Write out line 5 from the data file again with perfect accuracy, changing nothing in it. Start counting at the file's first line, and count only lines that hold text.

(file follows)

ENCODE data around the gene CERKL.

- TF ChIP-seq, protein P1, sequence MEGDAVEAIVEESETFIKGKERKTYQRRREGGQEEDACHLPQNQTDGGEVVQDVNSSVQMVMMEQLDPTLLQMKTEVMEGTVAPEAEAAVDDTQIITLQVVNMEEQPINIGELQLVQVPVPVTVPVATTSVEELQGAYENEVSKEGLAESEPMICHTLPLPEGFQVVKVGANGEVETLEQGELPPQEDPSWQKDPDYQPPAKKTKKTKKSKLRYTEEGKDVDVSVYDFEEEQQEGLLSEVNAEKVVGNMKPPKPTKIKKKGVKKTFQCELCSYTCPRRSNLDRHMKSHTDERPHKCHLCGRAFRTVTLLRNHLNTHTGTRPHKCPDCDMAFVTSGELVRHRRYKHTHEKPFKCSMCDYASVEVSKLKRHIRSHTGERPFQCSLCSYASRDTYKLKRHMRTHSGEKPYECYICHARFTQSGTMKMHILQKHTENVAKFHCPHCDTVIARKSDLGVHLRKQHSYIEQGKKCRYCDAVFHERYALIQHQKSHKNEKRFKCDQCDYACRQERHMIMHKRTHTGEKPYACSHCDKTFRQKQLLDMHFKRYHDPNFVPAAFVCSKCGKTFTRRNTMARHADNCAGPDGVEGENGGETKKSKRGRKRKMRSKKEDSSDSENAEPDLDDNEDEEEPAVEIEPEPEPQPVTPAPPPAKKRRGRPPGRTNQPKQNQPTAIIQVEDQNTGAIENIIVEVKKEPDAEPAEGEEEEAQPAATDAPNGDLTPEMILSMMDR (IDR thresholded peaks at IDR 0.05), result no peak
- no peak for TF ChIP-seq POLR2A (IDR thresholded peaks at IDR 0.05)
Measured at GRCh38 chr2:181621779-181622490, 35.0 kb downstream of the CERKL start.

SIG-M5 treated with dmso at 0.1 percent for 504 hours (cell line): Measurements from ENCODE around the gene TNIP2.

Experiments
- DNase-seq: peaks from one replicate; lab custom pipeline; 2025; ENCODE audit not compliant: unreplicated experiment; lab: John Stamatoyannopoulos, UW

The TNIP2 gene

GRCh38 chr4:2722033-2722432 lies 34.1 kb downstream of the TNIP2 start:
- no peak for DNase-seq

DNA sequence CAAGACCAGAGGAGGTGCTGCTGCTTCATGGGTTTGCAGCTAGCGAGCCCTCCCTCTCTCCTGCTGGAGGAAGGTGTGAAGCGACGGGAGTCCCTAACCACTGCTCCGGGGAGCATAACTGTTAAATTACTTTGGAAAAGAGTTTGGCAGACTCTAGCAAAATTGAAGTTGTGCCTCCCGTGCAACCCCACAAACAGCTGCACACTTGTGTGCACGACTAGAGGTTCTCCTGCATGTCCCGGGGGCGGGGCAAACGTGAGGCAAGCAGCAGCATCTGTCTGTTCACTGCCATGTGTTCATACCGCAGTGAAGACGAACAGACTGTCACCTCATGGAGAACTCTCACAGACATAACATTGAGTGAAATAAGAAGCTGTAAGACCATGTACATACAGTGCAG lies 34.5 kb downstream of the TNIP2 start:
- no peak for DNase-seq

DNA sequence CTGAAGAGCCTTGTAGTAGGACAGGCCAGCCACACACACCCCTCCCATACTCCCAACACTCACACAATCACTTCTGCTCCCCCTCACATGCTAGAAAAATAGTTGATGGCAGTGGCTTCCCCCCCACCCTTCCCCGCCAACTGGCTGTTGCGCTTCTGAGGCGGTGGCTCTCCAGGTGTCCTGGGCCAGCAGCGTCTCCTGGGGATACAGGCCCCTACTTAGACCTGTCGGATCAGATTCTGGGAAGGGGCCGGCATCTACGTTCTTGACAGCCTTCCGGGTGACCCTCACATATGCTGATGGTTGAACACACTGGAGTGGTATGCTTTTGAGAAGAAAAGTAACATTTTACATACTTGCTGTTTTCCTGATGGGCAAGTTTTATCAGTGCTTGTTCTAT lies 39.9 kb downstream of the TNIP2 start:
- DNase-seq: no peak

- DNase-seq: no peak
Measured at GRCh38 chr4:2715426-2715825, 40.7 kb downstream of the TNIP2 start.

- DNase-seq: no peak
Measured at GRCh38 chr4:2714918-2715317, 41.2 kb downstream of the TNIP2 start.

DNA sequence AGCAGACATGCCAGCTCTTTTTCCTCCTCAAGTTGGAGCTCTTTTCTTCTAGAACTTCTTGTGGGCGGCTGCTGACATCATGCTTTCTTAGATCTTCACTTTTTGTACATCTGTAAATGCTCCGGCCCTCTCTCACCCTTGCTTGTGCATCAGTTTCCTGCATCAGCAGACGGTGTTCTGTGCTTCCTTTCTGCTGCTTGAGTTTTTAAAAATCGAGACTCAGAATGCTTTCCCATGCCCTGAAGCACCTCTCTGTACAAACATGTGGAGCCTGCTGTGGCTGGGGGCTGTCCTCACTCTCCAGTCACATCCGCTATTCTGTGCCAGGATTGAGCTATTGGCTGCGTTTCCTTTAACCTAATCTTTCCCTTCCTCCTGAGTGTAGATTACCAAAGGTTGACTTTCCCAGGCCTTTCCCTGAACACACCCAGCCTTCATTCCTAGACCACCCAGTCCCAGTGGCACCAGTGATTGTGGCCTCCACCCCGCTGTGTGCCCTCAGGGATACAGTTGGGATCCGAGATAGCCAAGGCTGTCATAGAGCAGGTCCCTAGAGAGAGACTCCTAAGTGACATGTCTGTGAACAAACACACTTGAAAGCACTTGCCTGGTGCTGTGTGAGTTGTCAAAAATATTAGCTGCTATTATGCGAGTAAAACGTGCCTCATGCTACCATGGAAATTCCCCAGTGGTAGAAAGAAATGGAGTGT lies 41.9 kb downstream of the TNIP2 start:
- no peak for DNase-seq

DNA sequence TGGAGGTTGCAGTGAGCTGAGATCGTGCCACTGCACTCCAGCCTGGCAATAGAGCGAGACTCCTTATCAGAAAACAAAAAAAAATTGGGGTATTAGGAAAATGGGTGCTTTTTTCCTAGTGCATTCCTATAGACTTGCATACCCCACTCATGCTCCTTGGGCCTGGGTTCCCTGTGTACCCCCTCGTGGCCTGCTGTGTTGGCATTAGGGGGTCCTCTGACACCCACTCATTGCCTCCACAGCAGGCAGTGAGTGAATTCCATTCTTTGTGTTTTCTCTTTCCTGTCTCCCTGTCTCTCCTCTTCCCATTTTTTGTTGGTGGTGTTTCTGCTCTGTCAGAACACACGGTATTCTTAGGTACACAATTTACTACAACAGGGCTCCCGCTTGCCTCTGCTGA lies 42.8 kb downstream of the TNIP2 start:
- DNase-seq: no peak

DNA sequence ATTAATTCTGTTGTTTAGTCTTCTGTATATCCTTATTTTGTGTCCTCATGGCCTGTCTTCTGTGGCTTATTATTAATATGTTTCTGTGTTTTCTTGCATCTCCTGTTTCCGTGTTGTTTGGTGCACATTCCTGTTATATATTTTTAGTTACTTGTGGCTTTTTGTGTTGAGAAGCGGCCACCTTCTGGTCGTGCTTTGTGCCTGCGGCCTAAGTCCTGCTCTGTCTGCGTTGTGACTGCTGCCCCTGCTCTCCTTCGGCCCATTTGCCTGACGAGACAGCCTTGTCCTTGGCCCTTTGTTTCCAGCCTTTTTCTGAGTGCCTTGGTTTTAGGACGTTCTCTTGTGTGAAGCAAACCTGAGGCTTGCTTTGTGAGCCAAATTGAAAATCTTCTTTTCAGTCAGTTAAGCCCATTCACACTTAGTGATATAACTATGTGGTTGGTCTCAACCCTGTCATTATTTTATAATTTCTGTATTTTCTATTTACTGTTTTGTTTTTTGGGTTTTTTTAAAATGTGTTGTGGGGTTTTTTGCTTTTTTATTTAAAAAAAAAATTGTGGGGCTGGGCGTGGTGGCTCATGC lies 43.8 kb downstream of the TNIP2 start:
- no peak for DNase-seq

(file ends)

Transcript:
SIG-M5 treated with dmso at 0.1 percent for 504 hours (cell line): Measurements from ENCODE around the gene TNIP2.